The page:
I was watching a movie “Do Aankhen barah haath”, a very old Hindi movie directed by V Shantaram and also the lead role played by him. Since it is a very old movie acting is melodramatic, could be questioned and people can find many faults too, however as I wrote earlier in one of the blogs “Lost in translation” what is more important message or the presentation? So, you can watch the movie for the message.

I related the movie to a part of the Buddha’s life. Many of us must have heard the story of Angulimala, a bandit. However, how many know the story of him before he became Angulimala and after the meeting with the Buddha?

Angulimala was a bandit, killer of people just to get their fingers and make a garland. Yes thats what is known about him. The real name of Angulimala was “Ahinsak” or “Ahimsak“, a Sanskrit/Pali word meaning “nonviolent”. The pre Angulimala view about Ahinsak is on the link. What happened to him after he met the Buddha? When he met the Buddha, he became a Bhikku.

The following part is from the book Blog – Old path white clouds (Book – Old Path White Clouds). Soon after he became a Bhikku he died, how? As a Bhikku he went to the same village where he killed people for making the garland of fingers. People attacked him to take the revenge, not noticing that he is a Bhikku, completely changed person now and he is not even reacting to the attack. The message of the attack reached the Buddha, he rushed to the place. Severely wounded, Angulimala, died in the laps of the Buddha.

Similar situation arrives in the movie “Do Aankhen barah haath”, I could relate those sequences to the story of Angulimala.

My Engineering college professor Dr Anand Swaroop Saxena told me way back (in 2001 some time) – “inherently people are not flawed, situation drive people to react in the way they react.” Dr Saxena taught me a great deal, I worked with him on my undergraduate project (published in a national journal :)). He always intrigued me with his simple, profound and ruminating words. For one question he said “…situations are responsible.”. Later I met a Sant Sai Kaka, he too said almost the same thing with more details and profundity. The reaction part comes from the prior experience (sanskar) one had in life. These statements changed the paradigm for my thinking. Yet it is the responsibility of the person to control oneself not to be driven by the situation/sansakar/prior experience.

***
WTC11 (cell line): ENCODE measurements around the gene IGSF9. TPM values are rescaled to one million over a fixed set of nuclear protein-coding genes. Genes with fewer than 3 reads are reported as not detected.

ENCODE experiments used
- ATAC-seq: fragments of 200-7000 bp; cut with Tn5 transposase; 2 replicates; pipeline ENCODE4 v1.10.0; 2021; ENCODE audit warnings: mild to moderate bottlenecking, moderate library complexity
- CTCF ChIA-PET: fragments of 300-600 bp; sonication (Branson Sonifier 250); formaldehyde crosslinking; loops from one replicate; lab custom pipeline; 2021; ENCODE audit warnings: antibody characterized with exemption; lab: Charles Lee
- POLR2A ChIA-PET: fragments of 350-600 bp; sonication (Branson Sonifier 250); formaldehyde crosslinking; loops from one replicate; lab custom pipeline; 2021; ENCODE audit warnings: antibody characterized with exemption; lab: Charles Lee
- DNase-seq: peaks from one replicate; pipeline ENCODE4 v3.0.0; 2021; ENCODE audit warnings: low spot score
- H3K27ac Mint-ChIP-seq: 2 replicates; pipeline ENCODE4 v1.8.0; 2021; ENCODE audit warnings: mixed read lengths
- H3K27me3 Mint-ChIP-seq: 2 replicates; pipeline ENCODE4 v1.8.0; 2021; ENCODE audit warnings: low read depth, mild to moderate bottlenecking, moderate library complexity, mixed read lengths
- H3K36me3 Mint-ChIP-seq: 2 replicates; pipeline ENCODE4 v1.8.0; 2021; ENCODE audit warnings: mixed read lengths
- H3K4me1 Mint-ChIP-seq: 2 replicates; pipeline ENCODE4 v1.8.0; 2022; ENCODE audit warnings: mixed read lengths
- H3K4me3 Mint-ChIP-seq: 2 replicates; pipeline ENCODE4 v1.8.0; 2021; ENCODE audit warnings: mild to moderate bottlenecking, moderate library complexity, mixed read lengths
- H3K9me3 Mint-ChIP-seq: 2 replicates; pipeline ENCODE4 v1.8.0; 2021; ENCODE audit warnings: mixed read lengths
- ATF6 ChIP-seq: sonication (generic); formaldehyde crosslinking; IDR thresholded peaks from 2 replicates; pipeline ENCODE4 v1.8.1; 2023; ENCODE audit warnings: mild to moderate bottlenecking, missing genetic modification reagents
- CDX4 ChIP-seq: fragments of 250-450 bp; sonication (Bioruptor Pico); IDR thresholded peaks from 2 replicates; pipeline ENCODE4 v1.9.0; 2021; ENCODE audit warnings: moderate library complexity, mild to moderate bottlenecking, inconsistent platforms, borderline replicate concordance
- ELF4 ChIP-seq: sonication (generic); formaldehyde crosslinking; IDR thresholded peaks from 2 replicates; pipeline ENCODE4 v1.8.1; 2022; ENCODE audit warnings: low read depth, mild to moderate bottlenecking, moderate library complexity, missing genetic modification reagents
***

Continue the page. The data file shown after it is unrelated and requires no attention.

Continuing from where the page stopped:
Two points to make here – 1. inherently people are not flawed, situation drive people to react in the way they react and 2. past experiences are the milestone you have left behind while you drive to a destination. You cannot drive car looking at the rear view mirror – is not it right!

KRD Pravin

Here I am supposed to write about myself. Professionally, I am quite serious and a workaholic; personally I am an individual who enjoys what he does and takes life as it comes. I am passionate about my work and actions and empathetically careful, attached and committed to them. All this makes me a fierce competitive professional and yet a compassionate soul, the Yin and the Yang together. Balancing is the art to be practiced using the middle path. From - http://business2buddha.com/about/


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[…] You cannot drive car looking at the rear view mirror […]

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[…] (Guruji). This blog is inspired from that message and story of The Buddha and angulimala. From This blog – …My Engineering college professor Dr Anand Swaroop Saxena told me some time in 2001 […]

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